"It's up to every individual to do the research. You're responsible for your own individuality. It's hard, but it's my job to be different, so that's what I try to do."
Here's what else Kofi had to say as we talked WWE, video games and how Shaq gave Big Show "giant envy."
ESPN: After debuting in WWE, how long did it take for fans to get into your character and know all of your trademark moves?
Kofi Kingston: It was about two months. I usually hit my signature leg drop, "The Boom Drop," where I hit the ropes and give a "Boom! Boom!" before I hit the move, and people obviously didn't know what I was doing at first and it was just kind of me yelling. [laughs] No one was getting with it at first, but it's all about repetition and after a few months, people started thunder clapping and getting familiar with my repertoire. The support is still growing as I'm starting to see a lot more signs out in the crowd for me.
ESPN: That must've been a wild change from a silent crowd to your match at Wrestlemania where 72,000 fans were yelling "Boom!"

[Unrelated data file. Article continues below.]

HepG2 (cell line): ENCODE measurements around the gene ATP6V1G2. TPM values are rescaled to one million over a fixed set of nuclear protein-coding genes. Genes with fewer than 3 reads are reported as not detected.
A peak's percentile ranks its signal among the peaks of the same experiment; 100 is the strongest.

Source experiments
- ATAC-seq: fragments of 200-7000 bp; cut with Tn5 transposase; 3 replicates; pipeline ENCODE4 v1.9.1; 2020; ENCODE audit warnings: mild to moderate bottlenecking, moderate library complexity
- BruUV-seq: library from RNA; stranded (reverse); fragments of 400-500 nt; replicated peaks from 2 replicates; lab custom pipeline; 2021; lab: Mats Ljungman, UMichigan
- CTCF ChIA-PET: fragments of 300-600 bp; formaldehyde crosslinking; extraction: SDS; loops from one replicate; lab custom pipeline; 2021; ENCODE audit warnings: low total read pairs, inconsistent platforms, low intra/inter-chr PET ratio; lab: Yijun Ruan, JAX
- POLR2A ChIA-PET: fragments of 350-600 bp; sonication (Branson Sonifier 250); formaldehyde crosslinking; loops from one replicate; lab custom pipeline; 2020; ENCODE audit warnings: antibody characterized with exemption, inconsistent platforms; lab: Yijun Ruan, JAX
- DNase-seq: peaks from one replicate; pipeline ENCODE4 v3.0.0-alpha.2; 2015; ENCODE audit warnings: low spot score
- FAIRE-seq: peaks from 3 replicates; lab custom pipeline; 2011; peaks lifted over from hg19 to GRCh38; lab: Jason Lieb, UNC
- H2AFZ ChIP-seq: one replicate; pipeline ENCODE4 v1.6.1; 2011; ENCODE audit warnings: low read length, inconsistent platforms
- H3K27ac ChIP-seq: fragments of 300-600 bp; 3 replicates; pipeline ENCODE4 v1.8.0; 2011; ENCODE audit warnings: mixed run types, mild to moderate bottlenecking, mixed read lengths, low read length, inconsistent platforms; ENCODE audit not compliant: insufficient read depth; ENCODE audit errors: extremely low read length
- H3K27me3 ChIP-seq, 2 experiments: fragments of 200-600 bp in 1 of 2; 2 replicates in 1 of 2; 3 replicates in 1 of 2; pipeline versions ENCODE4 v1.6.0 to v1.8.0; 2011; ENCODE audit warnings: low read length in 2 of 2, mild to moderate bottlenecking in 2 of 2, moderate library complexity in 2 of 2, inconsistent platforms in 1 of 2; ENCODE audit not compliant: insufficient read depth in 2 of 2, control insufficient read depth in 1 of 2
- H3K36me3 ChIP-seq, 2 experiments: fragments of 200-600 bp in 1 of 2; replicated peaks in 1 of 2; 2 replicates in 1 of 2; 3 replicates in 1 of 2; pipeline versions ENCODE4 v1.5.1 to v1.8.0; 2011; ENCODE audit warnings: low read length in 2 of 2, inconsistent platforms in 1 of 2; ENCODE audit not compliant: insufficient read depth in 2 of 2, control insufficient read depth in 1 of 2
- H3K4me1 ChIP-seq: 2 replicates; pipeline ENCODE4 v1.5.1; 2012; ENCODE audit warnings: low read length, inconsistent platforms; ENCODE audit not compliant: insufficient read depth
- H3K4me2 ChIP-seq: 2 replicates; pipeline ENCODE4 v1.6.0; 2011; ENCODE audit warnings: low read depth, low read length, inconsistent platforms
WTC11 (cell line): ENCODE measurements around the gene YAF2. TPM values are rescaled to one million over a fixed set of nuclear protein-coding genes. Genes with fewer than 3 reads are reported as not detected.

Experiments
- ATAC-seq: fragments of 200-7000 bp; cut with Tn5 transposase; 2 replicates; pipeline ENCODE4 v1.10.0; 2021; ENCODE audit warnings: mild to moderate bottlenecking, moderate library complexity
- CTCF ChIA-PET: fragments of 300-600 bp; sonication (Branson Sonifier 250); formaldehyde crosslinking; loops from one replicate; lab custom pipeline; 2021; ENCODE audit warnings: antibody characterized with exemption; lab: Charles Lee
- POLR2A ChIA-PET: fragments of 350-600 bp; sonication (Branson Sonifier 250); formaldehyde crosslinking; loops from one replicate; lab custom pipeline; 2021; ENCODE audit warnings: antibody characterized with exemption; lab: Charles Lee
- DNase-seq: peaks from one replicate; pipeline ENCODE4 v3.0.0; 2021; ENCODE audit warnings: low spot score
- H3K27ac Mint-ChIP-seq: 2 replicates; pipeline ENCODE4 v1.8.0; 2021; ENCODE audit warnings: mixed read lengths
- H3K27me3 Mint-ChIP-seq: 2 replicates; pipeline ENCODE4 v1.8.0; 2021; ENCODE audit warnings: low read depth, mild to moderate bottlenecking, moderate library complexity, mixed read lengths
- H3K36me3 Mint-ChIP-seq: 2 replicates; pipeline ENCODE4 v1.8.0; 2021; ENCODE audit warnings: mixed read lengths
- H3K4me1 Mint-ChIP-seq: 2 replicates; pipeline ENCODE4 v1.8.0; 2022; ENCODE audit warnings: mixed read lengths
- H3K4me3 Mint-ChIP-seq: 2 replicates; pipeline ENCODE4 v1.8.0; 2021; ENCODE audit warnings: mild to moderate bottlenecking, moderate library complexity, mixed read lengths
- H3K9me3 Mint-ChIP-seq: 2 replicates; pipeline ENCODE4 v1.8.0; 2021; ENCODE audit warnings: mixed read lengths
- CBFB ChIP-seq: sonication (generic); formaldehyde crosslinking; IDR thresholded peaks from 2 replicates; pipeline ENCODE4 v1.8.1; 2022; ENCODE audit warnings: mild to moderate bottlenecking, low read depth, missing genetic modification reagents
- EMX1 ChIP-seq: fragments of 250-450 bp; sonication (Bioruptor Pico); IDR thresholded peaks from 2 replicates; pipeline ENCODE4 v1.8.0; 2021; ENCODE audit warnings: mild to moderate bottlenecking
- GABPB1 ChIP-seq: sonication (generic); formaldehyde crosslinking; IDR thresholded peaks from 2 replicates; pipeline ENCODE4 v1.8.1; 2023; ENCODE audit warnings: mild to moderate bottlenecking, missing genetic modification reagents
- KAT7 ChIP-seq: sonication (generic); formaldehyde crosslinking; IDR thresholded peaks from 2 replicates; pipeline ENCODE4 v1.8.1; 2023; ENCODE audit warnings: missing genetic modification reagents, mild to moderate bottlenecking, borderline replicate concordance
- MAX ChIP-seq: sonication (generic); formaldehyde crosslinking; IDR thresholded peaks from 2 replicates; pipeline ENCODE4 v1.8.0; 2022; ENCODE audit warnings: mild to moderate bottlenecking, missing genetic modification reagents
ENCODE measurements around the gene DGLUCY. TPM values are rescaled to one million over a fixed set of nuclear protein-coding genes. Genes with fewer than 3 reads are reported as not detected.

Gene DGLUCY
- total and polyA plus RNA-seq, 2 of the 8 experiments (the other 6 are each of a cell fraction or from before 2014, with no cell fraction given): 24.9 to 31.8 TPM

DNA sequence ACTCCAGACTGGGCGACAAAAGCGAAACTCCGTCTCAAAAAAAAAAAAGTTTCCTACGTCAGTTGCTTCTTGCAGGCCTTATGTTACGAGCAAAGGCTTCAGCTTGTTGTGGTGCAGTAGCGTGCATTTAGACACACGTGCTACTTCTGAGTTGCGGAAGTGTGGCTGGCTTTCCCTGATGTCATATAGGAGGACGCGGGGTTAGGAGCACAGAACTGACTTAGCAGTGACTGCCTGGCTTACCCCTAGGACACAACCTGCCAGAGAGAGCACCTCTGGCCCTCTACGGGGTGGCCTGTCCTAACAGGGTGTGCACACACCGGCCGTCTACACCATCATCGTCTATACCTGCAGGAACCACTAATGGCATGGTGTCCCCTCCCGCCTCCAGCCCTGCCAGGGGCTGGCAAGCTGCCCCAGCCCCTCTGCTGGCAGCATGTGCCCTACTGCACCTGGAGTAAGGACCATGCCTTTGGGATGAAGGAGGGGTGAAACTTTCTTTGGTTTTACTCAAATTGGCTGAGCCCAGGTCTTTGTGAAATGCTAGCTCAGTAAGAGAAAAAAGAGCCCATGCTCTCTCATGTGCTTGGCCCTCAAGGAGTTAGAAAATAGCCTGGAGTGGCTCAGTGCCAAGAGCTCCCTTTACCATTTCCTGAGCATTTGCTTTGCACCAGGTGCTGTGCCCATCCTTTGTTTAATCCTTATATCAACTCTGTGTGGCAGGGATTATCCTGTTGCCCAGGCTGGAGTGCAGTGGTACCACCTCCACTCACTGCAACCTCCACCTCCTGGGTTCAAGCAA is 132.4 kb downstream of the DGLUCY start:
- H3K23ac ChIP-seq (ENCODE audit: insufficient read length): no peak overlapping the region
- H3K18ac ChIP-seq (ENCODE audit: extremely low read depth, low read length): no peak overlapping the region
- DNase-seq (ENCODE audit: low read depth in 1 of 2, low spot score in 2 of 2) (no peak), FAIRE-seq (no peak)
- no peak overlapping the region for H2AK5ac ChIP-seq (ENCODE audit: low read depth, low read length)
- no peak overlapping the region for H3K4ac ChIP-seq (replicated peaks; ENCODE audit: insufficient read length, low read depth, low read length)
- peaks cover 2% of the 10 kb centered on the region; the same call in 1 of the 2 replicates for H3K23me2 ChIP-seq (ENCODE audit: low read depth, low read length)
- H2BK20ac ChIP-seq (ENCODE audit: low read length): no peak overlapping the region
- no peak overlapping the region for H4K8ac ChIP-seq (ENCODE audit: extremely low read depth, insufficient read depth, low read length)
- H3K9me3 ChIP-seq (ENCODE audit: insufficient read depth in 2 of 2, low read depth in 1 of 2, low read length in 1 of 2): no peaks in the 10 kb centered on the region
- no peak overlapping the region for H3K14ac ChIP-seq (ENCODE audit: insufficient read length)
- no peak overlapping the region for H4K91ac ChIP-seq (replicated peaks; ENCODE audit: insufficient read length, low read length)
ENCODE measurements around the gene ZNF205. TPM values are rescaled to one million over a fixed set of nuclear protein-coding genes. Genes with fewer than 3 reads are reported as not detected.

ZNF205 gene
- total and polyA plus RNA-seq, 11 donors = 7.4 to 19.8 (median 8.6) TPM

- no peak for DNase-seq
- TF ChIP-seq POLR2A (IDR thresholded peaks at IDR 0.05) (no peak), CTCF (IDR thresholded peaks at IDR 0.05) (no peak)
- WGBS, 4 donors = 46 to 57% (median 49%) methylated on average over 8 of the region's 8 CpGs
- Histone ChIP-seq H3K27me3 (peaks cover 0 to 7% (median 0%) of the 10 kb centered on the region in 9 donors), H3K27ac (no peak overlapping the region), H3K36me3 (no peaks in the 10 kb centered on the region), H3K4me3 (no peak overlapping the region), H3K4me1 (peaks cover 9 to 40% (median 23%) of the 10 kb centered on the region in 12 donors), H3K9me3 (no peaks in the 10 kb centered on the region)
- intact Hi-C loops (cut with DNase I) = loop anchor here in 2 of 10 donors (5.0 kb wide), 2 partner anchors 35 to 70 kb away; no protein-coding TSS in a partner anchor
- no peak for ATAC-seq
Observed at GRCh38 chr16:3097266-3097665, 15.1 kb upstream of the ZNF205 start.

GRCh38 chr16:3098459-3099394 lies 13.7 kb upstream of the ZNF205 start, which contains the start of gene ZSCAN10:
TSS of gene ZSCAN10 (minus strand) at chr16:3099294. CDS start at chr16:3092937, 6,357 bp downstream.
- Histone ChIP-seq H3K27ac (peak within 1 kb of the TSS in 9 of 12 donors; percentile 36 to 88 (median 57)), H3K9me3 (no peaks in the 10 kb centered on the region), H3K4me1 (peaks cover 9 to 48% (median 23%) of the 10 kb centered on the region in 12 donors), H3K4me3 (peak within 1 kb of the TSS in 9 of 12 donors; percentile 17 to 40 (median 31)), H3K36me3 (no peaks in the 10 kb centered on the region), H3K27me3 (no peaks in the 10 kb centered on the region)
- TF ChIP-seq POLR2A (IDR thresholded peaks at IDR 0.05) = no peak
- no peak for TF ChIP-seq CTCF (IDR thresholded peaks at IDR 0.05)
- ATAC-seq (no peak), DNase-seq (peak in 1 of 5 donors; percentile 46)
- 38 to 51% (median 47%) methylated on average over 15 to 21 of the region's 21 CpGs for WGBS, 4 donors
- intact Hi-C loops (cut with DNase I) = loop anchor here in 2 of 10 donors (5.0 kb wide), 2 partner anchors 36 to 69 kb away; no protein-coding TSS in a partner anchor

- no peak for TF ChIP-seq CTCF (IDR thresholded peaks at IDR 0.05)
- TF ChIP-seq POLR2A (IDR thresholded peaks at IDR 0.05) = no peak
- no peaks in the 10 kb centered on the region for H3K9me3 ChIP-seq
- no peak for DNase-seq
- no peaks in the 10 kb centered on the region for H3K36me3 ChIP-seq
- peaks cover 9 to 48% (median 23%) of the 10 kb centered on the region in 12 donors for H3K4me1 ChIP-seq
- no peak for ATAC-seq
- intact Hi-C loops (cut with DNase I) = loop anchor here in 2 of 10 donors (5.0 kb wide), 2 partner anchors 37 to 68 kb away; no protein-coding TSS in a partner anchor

Kingston: You can't even explain it. It was just an unbelievable thing. Wrestlemania all seemed to happen so fast, then when it was all over, I was sitting in the back thinking about what just happened that was one of my lifelong goals, to have a match at Wrestlemania, and to have that happen was unbelievable.
ESPN: Do you see your match at Mania as a major turning point for your career? Your performance in the Money in the Bank match had a lot of people talking.
When you're out there and there are 70,000 fans, you don't feel it. Your adrenaline is so high, you could've hit me with a truck and I would've probably got up and started dancing around because I'm in Wrestlemania.
”-- Kofi Kingston
Kingston: I've heard a lot of positive feedback about my Wrestlemania performance, but not to downplay Wrestlemania, but I believe you need to come out just as hard in every match you go out in and show something different. You want to get better, you don't want to stay stagnant and regress. So it's one of those things where I knew Wrestlemania for me had to be a top-notch performance and I'm glad I delivered. You can't dwell on it too long, though. I'm always trying to get better, so we'll see what happens. Just trying to get better.
ESPN: The Money in the Bank match always delivers in shock value. From people getting smashed with ladders, to this year you had a guy like Mark Henry tossing you around, how do you prepare for a match like that where you know the potential for injury and pain are extreme?